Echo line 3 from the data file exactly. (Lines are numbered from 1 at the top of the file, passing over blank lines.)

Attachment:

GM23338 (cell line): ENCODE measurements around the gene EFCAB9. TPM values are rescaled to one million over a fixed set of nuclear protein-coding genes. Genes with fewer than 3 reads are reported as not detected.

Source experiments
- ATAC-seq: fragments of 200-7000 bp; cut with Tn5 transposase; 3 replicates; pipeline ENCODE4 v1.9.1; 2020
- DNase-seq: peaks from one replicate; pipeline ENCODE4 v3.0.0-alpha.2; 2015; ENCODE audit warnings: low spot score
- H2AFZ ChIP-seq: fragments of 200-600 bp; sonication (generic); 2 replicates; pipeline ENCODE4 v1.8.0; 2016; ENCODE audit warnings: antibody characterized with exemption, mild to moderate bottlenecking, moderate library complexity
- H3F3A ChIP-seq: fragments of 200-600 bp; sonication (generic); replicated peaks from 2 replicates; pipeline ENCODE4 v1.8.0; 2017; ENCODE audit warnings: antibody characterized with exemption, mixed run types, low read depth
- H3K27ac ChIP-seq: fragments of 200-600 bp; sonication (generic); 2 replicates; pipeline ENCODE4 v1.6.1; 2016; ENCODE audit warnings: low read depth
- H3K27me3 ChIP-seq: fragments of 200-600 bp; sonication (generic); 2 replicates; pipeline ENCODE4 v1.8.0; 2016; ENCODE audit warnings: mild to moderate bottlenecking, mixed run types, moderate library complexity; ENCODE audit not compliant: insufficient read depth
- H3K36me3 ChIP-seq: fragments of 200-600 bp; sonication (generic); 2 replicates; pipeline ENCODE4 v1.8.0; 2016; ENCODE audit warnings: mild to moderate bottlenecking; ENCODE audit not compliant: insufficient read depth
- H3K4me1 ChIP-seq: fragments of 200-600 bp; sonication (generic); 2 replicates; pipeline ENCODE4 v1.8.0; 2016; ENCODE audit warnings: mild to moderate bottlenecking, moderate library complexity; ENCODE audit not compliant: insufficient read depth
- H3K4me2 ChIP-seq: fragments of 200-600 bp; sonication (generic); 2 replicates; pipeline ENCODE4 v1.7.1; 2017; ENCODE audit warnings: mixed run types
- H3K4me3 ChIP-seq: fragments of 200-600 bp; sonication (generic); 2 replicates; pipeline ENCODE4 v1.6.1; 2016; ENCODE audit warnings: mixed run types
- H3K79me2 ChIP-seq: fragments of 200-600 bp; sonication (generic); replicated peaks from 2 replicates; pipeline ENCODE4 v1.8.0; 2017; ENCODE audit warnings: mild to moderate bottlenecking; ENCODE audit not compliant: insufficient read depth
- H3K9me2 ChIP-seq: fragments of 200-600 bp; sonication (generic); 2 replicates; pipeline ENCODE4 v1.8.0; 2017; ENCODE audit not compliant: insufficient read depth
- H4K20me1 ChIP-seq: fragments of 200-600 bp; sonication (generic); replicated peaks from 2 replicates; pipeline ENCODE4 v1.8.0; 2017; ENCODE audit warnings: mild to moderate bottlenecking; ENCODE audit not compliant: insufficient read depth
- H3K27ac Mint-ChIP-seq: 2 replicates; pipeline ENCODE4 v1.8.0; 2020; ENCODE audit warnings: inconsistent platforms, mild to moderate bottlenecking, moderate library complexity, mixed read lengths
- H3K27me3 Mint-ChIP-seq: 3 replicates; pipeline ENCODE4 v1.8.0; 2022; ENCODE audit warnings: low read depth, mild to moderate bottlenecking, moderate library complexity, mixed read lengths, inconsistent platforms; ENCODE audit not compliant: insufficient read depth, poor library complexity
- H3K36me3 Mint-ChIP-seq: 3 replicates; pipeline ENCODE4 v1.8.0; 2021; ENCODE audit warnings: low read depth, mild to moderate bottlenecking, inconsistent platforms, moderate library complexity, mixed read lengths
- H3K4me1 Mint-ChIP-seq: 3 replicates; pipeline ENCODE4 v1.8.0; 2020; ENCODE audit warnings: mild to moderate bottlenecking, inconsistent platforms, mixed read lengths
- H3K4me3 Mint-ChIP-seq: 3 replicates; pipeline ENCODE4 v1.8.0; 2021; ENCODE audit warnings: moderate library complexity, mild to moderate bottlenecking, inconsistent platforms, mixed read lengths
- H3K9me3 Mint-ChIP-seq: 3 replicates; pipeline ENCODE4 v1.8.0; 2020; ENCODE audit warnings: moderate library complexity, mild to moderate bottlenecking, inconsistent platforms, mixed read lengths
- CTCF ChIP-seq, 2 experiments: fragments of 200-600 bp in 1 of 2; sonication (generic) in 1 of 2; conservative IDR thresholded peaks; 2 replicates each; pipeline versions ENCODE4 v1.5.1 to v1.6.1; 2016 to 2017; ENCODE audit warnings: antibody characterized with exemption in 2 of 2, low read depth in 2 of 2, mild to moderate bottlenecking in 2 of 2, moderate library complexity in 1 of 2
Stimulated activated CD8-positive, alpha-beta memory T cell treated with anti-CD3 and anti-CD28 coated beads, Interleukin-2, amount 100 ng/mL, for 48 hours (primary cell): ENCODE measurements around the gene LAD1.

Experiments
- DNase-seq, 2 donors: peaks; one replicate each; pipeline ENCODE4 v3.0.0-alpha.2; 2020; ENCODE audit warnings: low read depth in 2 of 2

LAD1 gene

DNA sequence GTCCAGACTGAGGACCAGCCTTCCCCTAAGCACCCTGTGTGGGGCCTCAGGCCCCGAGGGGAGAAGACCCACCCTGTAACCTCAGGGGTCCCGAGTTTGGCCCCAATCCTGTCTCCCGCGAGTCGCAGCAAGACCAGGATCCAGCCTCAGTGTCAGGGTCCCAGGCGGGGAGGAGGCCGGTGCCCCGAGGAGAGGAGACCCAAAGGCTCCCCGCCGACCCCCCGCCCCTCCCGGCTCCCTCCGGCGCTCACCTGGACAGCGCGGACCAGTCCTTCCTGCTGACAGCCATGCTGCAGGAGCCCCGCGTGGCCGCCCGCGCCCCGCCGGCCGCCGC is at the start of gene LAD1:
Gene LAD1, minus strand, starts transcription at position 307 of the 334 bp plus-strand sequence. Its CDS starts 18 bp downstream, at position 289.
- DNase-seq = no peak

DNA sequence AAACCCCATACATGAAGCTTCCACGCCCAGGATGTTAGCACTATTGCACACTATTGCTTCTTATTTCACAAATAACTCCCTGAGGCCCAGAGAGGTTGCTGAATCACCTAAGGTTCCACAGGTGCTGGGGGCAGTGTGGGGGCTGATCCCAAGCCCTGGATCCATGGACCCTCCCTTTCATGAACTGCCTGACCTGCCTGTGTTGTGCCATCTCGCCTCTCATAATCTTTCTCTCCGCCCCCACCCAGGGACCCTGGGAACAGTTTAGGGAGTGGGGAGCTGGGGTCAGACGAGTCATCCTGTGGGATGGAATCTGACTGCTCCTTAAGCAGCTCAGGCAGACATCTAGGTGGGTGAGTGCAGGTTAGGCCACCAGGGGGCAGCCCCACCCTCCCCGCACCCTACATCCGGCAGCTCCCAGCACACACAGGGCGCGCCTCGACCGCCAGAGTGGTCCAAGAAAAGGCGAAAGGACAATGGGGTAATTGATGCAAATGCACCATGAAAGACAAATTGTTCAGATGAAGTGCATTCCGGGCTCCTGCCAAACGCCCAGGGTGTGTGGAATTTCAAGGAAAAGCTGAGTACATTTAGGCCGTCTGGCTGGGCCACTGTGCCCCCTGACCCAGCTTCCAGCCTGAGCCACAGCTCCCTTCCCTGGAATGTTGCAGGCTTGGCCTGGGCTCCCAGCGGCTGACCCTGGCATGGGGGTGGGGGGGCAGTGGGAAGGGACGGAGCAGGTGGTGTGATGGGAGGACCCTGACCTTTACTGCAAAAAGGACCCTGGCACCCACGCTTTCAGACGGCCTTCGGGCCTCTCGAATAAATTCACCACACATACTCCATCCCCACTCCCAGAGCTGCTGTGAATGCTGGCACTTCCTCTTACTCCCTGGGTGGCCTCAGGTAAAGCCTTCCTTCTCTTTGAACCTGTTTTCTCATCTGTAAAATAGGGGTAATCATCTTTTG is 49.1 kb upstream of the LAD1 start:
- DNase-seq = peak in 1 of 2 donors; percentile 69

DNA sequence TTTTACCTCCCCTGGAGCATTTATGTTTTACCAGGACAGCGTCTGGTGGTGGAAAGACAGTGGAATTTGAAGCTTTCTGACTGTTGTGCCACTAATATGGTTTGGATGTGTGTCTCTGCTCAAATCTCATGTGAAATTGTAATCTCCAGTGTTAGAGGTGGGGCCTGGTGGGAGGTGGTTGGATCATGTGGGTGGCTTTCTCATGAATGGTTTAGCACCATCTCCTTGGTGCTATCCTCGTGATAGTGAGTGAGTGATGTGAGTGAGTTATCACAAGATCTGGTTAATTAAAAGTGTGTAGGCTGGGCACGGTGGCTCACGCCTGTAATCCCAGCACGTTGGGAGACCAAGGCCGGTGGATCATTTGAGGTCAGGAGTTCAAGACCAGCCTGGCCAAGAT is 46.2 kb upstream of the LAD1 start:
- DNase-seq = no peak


- ATAC-seq: fragments of 200-7000 bp; cut with Tn5 transposase; 3 replicates; pipeline ENCODE4 v1.9.1; 2020